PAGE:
Now that the true extent of the health challenge facing Australia is evident, attention is turning to the economy where sales slow-downs, disrupted supply chains and closed markets are taking their toll.
Today BlueScope steel and Boral became the latest in what has become a flood of large manufacturers forced to rethink sales and profits expectations.
It was only on Monday that hearing implant maker Cochlear became one of the first casualties among large firms, abandoning its earnings forecast because of mass postponements of implant surgeries.
Today BlueScope announced it was withdrawing its profit guidance for the year.
While the business has not yet been materially hit by the virus, the company cited a national shutdown in Malaysia and shutdowns in the US automotive industry as the catalyst for its newfound nervousness.
Boral said the company’s USG Boral China business was affected by the spread of the virus, but other areas remained substantially unaffected.
Boral managing director, Mike Kane said: “We expect market conditions will worsen as a result of temporary lockdowns and restrictions imposed to contain the spread of the virus.
“Given the high level of uncertainty…the negative impact on FY2020 earnings cannot be estimated at this point.”
The effects on smaller companies are as varied as the companies themselves.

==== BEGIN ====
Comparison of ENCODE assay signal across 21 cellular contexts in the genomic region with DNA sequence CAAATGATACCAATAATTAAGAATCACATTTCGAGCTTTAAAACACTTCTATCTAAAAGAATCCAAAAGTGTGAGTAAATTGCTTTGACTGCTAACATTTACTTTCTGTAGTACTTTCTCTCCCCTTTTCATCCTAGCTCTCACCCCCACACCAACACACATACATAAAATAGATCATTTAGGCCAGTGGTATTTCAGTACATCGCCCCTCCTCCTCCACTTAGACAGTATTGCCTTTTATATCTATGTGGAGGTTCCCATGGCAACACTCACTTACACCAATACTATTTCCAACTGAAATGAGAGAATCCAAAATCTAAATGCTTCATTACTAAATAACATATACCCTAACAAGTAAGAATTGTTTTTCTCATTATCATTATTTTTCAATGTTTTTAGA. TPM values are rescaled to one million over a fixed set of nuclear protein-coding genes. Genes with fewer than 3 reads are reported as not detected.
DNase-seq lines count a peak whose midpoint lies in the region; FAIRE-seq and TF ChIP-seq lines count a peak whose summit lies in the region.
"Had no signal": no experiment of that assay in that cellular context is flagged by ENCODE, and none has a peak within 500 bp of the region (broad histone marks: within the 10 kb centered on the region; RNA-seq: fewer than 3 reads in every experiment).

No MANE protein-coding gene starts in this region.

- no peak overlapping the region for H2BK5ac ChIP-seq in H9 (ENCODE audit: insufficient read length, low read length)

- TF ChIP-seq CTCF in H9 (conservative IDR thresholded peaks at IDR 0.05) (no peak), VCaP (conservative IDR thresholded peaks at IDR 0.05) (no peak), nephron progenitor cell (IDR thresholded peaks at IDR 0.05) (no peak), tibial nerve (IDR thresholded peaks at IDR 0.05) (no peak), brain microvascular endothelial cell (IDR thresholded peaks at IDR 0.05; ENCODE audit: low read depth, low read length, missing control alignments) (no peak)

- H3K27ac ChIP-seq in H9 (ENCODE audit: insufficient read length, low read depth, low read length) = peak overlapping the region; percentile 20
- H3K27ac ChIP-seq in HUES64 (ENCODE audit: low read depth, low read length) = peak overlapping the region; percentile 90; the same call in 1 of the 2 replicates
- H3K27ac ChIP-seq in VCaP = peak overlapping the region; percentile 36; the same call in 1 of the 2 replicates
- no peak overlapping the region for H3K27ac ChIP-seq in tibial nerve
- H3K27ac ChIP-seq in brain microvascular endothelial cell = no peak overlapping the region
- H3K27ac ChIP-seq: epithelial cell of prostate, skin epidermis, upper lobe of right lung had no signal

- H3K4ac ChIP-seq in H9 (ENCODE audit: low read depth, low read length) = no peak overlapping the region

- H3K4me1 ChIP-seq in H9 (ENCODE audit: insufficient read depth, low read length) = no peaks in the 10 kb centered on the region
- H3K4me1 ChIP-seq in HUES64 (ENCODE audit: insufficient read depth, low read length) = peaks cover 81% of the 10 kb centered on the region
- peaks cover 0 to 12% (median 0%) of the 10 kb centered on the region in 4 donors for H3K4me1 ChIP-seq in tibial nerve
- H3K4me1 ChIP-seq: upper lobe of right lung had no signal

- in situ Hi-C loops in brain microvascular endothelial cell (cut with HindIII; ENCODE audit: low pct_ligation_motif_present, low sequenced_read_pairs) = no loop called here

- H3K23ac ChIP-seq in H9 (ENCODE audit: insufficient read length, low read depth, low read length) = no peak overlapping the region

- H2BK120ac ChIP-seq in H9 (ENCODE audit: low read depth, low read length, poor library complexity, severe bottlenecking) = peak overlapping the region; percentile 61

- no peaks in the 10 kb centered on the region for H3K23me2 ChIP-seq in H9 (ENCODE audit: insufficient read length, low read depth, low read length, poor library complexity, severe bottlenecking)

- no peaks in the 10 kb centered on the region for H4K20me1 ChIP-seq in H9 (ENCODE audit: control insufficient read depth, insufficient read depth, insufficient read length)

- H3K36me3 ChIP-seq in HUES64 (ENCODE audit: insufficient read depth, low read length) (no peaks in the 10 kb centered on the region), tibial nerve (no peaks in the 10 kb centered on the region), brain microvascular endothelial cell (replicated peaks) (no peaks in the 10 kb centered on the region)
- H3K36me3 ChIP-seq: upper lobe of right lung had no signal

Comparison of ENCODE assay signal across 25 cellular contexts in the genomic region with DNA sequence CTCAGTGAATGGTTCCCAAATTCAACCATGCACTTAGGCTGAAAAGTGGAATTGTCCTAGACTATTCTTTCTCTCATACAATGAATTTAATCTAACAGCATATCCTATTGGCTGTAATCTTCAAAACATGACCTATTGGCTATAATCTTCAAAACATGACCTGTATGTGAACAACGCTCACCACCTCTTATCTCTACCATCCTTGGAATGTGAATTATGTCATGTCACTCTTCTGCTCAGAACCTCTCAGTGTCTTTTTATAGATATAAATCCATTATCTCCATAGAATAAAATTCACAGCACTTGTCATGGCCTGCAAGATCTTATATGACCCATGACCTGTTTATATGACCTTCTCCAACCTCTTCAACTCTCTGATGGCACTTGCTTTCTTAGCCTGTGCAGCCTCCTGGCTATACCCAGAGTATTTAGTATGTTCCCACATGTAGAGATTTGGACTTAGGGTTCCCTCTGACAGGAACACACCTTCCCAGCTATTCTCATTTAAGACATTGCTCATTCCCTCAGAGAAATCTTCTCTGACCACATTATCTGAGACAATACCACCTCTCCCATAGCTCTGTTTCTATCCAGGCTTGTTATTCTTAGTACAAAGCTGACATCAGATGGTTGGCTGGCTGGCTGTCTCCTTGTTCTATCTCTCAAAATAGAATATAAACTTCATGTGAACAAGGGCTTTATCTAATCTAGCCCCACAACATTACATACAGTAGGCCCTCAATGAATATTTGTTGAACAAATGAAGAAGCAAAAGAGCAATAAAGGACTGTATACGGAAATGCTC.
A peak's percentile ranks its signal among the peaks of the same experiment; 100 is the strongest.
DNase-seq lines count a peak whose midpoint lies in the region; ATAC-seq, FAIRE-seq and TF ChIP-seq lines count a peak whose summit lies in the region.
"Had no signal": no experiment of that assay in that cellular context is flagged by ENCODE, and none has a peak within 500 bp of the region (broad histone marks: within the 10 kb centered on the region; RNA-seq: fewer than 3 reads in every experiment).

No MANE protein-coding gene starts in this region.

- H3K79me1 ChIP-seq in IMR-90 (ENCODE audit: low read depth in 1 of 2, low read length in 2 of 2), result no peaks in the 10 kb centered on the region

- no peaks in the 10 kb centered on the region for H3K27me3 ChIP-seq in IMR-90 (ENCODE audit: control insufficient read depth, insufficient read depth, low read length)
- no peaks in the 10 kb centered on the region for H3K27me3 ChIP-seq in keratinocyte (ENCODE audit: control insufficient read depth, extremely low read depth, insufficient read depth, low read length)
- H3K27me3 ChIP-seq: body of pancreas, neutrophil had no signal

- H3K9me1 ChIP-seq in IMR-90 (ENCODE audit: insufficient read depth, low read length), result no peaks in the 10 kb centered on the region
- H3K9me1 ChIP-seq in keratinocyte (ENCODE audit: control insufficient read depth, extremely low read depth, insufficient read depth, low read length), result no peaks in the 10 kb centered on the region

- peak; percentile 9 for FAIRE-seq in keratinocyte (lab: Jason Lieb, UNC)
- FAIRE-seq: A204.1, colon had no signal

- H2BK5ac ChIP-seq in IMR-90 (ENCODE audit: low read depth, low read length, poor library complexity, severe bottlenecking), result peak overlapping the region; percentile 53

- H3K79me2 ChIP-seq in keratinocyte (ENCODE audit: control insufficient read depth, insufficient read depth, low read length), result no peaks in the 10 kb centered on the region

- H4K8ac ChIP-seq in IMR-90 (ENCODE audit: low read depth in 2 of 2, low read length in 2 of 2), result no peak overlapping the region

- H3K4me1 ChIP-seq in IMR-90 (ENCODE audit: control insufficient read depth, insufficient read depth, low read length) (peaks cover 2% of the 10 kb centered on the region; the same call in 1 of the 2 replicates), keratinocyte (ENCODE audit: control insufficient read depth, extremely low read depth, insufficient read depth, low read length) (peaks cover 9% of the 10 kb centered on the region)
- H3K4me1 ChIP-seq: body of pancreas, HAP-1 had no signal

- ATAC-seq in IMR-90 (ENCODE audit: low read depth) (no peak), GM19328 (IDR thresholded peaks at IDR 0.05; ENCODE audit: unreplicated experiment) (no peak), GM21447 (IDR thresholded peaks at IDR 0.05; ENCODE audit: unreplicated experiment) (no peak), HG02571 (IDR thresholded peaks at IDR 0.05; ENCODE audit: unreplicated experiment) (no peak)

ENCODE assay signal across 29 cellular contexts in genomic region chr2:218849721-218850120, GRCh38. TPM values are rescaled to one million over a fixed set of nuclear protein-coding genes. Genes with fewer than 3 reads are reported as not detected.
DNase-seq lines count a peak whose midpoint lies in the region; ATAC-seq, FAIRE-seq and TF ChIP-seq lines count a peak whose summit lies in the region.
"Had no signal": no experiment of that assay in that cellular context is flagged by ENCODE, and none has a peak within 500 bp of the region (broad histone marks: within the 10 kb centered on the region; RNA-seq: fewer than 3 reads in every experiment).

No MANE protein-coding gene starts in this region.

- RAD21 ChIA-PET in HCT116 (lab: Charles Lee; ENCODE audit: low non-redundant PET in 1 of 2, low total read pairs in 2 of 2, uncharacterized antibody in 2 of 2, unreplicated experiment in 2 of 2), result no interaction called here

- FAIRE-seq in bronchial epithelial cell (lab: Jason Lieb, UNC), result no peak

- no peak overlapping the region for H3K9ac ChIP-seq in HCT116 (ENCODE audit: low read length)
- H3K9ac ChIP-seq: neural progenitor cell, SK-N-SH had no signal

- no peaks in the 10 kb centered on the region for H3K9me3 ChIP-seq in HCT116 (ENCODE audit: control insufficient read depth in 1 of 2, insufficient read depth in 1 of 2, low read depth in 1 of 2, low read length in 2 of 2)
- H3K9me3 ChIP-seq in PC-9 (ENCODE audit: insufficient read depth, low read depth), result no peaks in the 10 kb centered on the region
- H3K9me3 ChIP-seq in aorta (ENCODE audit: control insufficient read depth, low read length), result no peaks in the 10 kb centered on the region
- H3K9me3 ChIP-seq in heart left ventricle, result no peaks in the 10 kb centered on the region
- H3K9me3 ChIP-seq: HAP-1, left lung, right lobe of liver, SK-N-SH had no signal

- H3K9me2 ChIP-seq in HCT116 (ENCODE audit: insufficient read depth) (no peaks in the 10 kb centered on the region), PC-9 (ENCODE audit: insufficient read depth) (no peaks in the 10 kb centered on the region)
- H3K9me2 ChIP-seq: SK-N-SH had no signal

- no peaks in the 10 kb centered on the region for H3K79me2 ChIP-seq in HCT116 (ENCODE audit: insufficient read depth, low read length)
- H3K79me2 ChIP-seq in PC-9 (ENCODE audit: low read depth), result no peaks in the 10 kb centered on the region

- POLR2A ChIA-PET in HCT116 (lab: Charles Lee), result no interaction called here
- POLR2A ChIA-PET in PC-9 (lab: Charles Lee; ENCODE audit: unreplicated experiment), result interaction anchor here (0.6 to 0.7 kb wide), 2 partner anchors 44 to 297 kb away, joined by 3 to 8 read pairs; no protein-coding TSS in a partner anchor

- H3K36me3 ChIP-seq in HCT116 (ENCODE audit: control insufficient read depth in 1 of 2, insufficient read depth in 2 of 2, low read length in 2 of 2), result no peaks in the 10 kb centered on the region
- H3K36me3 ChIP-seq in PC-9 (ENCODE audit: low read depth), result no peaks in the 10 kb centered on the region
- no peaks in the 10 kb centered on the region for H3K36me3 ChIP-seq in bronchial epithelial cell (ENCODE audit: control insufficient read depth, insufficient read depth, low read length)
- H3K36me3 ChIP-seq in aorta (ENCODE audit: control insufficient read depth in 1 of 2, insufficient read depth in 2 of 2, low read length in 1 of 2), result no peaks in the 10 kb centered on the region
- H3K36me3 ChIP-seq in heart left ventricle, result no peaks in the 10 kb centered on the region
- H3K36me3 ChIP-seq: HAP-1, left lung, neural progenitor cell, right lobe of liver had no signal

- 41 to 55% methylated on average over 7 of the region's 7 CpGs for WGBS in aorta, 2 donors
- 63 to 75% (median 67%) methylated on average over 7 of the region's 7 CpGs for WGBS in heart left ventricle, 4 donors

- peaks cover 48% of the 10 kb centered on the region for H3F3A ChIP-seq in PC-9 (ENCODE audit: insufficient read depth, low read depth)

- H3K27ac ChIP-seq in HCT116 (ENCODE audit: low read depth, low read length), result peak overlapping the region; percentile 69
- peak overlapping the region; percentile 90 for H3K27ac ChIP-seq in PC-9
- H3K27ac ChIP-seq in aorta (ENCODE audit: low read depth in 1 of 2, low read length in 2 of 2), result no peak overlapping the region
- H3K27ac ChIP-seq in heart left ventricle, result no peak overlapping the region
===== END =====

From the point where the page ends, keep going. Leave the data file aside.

Manufacturers of hand sanitisers and disinfectants are experiencing massive demand.
The executive chairman of The Whitely Corporation, Greg Whiteley said: “Things are off the dial.
“We cannot produce enough to meet the volume, particularly on the Alcohol Based Hand Rub (Hand Sanitiser).
“Hospital Grade Disinfectants are also going gangbusters.”
Sanitiser exporters such as Zoono have also massively increased exports to China, as have exporters of infant formula such as Jatenergy and Bubs Australia.
While these boosts will not be long-term, some companies believe they can weather a period of uncertainty because of strong balance sheets.
This week carbon fibre wheel manufacturer Carbon Revolution raised $25 million from investors, while additive manufacturing company Titomic expressed confidence in the future partly because of a $19 million capital raising.
BlueScope is another in a strong position with net debt of $47 million and liquidity of $2.5 billion.
Managing director Mark Vassella said: “In recent years BlueScope has put a lot of work into transforming the business and is well equipped to operate in this changing environment.”
Main picture: BlueScope
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